when grace is misunderstood.
Joseph, by forgiving his brothers,
had done no more than mirror
the character of God -
a tender hearted heavenly Father
who runs with outstretched arms
to welcome the penitent home.
Might we too have brought tears to the eyes of God by questioning the reality of his grace and forgiveness? There are some Christians who in the course of prayer batter down the gates of heaven and cry out to have sins forgiven, which have previously confessed and been forgiven. Suddenly they think that forgiveness came too easily. They did not feel badly enough about their sin. They didn't grieve long enough
over it. In order to be forgiven ‘properly’ they believe
they need to humble and abase themselves
When we behave in this way we are really insulting
the grace of God!
This kind of thinking has been influenced from outside of the realm of grace. It is more preoccupied with what I think ‘I deserve’ than with ‘what God is like’. It expects too little of God. This thinking belongs to the world of the prodigal’s elder brother. When the prodigal returned home the elder brother was furious that the father had treated his wayward
brother so generously.
The father had dealt with the prodigal not as he
‘deserved’ but ‘according to the riches of his grace’.
Do we find it so hard to believe that God is eager
not only to forgive our past but to bless us richly
in the future?
In order to comfort and encourage his brothers, Joseph makes a startling declaration in v20.... Joseph reminds them that God is Sovereign. In other words there are no accidents under God's rule. All that happens in our lives is either planned or permitted by God. No one in earth or heaven can shut a door he has opened, or open a door he has closed.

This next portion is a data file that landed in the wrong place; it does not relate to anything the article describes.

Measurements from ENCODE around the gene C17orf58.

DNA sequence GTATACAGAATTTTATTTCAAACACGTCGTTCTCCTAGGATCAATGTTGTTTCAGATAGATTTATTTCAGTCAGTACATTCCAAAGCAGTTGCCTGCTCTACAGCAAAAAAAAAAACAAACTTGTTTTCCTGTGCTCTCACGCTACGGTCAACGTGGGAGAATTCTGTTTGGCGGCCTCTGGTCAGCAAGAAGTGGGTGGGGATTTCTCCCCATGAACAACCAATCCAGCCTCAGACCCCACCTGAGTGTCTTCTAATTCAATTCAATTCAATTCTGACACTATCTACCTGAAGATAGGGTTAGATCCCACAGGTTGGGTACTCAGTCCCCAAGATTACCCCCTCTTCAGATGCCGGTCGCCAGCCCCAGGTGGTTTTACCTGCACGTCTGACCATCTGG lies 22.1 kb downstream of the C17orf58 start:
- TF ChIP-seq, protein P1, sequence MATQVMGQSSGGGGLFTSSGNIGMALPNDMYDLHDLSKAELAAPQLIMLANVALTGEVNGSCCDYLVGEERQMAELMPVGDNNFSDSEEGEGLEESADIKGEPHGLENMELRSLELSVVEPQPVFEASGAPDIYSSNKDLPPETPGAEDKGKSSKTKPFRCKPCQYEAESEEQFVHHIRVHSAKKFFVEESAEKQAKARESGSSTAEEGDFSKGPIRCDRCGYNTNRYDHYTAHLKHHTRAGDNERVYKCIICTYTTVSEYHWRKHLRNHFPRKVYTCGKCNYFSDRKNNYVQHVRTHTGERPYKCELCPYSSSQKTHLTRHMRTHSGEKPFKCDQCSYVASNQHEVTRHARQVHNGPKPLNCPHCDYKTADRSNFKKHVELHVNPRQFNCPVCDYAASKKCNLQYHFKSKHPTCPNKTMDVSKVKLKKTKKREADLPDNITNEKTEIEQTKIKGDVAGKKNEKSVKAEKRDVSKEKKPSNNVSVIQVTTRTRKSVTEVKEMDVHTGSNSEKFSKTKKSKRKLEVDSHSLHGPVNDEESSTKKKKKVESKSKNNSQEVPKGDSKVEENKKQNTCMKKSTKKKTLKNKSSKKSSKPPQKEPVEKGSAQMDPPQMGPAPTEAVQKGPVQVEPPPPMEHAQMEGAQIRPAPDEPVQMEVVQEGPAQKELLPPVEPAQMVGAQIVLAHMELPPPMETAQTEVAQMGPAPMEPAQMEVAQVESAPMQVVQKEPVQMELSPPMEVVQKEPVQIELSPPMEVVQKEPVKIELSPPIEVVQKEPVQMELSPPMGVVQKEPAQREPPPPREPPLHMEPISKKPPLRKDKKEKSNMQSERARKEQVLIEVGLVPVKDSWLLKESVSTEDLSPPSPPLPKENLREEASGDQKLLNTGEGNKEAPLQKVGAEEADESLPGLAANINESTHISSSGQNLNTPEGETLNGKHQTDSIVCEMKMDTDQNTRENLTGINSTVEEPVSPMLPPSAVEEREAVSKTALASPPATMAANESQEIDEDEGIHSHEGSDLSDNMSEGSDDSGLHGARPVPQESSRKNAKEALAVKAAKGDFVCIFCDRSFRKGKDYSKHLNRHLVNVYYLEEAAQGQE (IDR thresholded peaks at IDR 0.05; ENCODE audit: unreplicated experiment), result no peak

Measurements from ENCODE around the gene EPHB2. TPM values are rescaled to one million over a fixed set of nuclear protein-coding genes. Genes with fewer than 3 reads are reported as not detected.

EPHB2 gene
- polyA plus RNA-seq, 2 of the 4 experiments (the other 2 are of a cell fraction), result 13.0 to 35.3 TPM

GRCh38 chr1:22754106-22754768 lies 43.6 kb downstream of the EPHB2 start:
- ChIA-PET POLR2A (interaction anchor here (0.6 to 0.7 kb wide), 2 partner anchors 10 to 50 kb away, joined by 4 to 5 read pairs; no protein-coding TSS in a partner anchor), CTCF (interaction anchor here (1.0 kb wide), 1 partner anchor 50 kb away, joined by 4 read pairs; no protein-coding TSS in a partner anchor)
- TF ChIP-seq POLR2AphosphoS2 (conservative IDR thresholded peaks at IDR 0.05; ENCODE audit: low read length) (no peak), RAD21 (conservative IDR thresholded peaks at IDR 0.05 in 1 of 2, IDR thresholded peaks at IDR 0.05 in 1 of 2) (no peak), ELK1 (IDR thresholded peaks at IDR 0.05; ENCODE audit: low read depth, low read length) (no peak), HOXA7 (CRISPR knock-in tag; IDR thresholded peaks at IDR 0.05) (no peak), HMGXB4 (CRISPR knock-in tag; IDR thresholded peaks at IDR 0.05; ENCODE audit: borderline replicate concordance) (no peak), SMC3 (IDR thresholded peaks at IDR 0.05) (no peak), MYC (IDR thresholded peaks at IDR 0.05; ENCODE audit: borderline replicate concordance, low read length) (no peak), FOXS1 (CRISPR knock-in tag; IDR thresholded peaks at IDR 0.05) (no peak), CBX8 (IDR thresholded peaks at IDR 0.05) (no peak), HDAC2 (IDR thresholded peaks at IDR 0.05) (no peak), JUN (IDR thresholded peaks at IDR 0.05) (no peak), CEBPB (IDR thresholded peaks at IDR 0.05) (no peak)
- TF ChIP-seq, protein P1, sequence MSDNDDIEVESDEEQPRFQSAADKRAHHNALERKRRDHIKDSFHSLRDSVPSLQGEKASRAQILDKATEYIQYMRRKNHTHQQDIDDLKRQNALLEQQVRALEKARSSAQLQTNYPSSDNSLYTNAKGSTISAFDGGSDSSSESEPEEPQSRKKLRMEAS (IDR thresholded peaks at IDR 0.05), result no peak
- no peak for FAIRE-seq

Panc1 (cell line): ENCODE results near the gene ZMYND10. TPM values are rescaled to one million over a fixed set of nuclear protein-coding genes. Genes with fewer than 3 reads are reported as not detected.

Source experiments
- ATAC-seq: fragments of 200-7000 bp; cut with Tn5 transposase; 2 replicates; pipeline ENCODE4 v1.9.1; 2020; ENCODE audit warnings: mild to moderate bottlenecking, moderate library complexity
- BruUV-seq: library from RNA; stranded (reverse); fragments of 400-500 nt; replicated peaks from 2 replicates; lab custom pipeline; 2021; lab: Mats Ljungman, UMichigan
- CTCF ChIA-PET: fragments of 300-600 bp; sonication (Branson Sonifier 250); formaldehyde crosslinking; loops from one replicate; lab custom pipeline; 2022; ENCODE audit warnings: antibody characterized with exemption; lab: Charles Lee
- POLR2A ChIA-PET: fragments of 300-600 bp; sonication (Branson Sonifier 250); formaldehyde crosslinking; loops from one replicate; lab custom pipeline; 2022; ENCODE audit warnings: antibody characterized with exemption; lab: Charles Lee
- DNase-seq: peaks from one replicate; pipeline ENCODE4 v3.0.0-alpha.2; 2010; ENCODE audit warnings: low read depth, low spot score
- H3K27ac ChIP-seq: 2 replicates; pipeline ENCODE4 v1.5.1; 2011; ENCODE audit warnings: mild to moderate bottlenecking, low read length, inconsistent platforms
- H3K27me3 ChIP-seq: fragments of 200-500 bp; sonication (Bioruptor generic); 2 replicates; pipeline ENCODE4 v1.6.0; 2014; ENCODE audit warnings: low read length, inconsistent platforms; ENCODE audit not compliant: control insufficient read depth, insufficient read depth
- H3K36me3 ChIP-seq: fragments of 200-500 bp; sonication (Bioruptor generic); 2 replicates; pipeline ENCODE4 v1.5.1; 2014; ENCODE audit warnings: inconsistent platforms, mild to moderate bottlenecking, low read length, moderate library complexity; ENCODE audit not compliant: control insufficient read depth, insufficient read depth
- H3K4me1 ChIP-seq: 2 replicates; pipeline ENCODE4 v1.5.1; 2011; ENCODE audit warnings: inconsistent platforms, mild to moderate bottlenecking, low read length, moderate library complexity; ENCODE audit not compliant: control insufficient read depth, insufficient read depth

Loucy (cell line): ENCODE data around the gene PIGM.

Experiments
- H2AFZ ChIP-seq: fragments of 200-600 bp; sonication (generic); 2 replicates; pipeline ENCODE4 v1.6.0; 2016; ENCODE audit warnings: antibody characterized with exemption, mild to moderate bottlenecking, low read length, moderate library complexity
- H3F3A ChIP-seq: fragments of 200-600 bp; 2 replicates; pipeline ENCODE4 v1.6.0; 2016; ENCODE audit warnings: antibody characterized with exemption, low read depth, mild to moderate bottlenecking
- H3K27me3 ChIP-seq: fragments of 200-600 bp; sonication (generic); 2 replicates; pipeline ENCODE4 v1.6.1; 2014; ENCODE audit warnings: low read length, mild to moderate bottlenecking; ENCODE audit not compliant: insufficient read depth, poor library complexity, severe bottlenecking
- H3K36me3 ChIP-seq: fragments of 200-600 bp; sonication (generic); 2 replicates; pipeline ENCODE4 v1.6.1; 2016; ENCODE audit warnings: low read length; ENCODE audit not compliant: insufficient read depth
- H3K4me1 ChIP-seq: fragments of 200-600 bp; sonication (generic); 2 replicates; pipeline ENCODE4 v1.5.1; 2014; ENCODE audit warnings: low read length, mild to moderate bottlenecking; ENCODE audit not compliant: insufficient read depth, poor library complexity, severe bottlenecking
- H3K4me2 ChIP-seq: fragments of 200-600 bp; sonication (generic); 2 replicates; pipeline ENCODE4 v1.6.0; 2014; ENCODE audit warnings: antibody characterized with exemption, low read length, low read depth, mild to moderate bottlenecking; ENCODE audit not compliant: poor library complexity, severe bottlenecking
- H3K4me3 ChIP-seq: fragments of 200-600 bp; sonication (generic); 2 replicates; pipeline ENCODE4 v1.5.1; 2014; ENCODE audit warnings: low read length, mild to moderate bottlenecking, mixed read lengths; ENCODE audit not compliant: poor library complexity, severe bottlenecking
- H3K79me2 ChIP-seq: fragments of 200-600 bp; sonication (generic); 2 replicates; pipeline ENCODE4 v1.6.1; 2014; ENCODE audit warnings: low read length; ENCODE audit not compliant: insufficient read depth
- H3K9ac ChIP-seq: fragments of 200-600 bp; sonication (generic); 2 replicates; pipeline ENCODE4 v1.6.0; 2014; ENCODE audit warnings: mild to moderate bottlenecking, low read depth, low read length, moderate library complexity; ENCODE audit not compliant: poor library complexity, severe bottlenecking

Knowing that nothing happens in God's world
without God's permission may frighten the godless,
but it comforts the saints. It assures them that
everything that happens has a meaning, whether
or not they can see it at the time.
Some sinners have been sure that by exercising their freedom of choice they have thwarted the purposes of God and some saints look back on their lives and fear they may have done so! But human freedom can never restrict the sovereignty of God. That is what sovereignty is all about. If God's sovereignty is restricted by man's freedom, then God is not sovereign, man is sovereign.
“While we deliberate he reigns; when
we decide wisely he reigns; when we
decide foolishly he reigns, when we
serve him in humble loyalty he reigns;
when we serve him self-assertively he
reigns; when we rebel and seek to
withhold our service, he reigns”.
It is both humbling and liberating for the Christian to discover that in everything God is in charge. That from the divine perspective the purposes of God cannot be thwarted. This of course does not mean that we are not responsible or accountable for our behaviour. We are! We can never make the sovereignty of God an excuse for careless living and say, 'God will overrule no matter what I do.'
But it is a comfort to the saint who finds
himself thinking, 'by my behaviour I have
made things difficult for God'.
Commenting on those who have felt the force of God's sovereignty Packer writes;
“They would say it has caused a real Copernican revolution in their outlook; it has given a new centre of gravity to their entire personal universe. Previously as they now see man had been central in their universe, and God had been on the circumference. They had thought him a spectator of events in this world rather than as their author. They had assumed that the controlling factor of every situation was mans handling of it rather than God's plan for it, and they had looked upon the happiness of human beings as the most interesting and important thing in creation, for God no less than for themselves. But now they see that this man-centred outlook was sinful and unbiblical; they see that from one standpoint the whole purpose of the Bible is to overthrow it... and they realise that from henceforth God must be central in their thoughts and concerns just as he is central in the reality in his own world”.